Principal at Barclay, Part Four: In the Spotlight
Kurt Schmoke’s belated attention to the Barclay—Calvert issue was only one example of the complicated politics bedeviling the mayor’s efforts at school reform. Research on the politics of urban public education demonstrates that mayors who focus on this issue are never unfettered in exercising their authority. They must cope with the heavy constraints of a largely intransigent school system bureaucracy and with powerful interest groups within the city. Political scientist Wilbur Rich has identified “a cartel-like governing entity” that encapsulates big city school systems. Composed of administrators, community activists, and union leaders who are “primarily interested in self-perpetuation,” the “cartel” operates on the assumption that no one cares more about the school districts children than its members do, and no one—be he/she the mayor, the most recently appointed superintendent, or some self-appointed critic—is more qualified than they to initiate and oversee any changes that the schools may need. They will block efforts at change that do not originate with them, creating a very low probability of success for mayors who venture into school reforms that reach beyond or in anyway challenge the status quo. Since among cartel members “there is no assumption of permanent tenure for a superintendent,” individuals who assume that position, particularly those who are brought in from outside the district, are also working at a disadvantage.1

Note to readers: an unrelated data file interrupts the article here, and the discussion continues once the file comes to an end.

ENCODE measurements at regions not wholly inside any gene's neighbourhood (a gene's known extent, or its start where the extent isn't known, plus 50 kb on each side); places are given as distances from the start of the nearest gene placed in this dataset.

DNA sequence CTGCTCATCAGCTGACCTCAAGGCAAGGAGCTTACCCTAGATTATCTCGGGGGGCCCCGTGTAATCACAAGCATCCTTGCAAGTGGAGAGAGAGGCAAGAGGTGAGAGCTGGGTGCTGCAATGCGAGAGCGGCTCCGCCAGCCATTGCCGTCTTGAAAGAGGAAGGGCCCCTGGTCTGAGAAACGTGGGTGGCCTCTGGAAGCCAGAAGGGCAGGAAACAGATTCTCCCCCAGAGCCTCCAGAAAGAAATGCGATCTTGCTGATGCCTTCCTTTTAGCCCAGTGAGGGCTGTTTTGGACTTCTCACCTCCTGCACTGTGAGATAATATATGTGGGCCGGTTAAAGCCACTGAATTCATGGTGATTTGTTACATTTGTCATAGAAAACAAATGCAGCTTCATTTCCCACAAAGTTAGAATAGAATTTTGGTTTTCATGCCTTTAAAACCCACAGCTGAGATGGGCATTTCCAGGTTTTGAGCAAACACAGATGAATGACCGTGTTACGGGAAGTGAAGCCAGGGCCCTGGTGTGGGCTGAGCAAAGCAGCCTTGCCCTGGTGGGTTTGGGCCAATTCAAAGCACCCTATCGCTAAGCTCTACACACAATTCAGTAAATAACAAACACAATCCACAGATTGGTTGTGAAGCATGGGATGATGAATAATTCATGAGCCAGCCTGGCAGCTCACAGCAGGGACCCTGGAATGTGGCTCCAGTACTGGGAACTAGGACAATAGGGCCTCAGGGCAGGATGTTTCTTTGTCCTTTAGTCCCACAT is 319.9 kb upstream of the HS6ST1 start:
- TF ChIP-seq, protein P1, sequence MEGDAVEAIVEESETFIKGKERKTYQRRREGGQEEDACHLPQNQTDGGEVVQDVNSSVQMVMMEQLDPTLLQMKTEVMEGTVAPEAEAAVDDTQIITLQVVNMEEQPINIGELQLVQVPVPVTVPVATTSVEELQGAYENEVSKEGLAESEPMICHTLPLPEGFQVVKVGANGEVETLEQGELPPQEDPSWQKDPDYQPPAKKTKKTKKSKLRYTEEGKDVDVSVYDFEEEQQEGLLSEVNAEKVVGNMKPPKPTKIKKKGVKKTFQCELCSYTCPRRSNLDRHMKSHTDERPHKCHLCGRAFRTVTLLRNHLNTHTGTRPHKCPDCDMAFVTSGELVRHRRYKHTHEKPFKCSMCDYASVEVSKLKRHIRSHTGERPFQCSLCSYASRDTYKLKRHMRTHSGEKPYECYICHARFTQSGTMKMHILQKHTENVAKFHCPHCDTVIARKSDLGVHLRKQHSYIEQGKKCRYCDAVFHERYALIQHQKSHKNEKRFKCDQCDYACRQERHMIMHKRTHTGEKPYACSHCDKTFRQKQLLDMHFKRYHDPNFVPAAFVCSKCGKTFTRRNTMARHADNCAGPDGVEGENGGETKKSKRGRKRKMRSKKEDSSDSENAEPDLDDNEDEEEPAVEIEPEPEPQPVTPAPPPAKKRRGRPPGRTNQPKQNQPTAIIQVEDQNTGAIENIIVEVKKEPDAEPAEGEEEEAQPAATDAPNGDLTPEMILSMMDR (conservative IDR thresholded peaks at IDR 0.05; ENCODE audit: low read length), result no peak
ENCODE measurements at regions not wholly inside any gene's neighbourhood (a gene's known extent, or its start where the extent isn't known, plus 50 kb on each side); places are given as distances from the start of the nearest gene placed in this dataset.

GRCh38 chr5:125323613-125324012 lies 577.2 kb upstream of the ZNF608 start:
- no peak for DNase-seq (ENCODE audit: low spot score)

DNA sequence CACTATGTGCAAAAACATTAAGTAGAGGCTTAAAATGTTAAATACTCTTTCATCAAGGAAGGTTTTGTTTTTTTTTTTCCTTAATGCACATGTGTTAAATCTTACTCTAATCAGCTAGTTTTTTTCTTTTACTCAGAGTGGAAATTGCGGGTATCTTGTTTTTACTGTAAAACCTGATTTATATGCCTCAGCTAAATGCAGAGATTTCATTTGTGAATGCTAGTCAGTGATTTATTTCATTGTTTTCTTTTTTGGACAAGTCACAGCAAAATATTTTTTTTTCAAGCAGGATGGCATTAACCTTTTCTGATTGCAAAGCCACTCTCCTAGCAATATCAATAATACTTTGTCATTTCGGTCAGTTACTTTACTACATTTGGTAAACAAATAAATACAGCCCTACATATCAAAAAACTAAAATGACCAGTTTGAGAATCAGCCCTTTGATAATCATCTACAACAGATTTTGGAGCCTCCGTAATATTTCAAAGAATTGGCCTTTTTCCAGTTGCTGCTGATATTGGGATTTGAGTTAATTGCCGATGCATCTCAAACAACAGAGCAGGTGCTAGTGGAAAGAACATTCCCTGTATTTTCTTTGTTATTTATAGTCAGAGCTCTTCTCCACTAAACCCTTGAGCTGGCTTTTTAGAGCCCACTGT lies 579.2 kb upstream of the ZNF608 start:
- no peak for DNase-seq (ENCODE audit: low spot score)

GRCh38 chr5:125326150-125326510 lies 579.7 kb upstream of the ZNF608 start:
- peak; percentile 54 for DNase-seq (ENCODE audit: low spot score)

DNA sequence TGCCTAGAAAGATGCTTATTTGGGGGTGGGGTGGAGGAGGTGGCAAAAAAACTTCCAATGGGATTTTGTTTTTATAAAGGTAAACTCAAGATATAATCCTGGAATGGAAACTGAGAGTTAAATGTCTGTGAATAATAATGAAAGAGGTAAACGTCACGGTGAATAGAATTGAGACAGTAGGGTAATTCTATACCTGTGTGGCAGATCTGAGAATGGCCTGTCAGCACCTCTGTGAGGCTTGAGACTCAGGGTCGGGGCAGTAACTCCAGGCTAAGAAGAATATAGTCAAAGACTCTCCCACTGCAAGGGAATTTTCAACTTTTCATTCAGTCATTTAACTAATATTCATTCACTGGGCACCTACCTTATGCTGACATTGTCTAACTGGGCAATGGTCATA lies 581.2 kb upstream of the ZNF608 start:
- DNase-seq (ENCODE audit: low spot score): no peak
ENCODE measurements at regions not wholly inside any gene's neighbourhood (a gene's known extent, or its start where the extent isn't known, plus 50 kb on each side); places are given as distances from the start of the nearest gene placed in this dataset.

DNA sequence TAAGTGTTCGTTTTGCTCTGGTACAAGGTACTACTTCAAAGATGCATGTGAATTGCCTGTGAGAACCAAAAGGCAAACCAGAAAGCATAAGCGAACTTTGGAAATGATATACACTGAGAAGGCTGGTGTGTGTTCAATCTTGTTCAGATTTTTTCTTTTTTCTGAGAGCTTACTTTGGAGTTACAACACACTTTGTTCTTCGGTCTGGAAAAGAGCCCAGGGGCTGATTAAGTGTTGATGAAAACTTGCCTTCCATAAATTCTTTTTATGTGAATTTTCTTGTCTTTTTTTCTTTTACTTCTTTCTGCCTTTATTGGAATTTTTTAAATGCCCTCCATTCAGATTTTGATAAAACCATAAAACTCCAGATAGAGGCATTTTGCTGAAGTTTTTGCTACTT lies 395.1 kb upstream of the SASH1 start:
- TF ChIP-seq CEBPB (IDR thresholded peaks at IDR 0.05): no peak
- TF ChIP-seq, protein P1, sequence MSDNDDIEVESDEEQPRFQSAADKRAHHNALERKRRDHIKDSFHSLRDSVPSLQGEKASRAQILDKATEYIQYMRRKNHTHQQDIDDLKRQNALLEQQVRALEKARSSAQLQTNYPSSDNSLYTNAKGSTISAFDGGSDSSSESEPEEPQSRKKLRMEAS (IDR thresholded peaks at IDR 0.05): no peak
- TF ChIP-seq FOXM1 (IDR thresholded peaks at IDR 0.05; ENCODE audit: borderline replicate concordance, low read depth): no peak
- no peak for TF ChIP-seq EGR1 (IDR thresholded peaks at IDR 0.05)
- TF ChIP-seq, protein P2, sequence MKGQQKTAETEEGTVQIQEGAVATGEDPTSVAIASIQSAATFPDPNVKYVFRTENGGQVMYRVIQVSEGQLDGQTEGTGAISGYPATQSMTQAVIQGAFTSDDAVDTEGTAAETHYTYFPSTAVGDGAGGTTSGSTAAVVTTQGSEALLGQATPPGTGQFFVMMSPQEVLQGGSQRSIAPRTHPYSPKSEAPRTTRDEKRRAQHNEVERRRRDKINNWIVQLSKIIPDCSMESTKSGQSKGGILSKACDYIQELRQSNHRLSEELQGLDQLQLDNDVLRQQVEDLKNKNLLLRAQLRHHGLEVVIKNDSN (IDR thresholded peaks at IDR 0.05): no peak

KeywordsPublic School Eighth Grade School Board School Reform Baltimore City
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- 1.Wilbur C. Rich, Black Mayors and School Politics, the Failure of Reform in Detroit, Gary and Newark (New York: Garland Publishing Company, 1996) 5–8.Google Scholar
- 2.The objectives and methods of BUILD, GBC, and BTU are examined in Jennifer Joy-Marie Beaumont, “Factors Contributing to Involuntary Superintendency Turnover in Urban Public School Systems,” Ph.D. Dissertation, University of Maryland, Baltimore County, 1993, chapter V and Veronica Donahue DiConti, Interest Groups and Education Reform (Lanham, MD: University Press of America, Inc., 1996) chapter 4.Google Scholar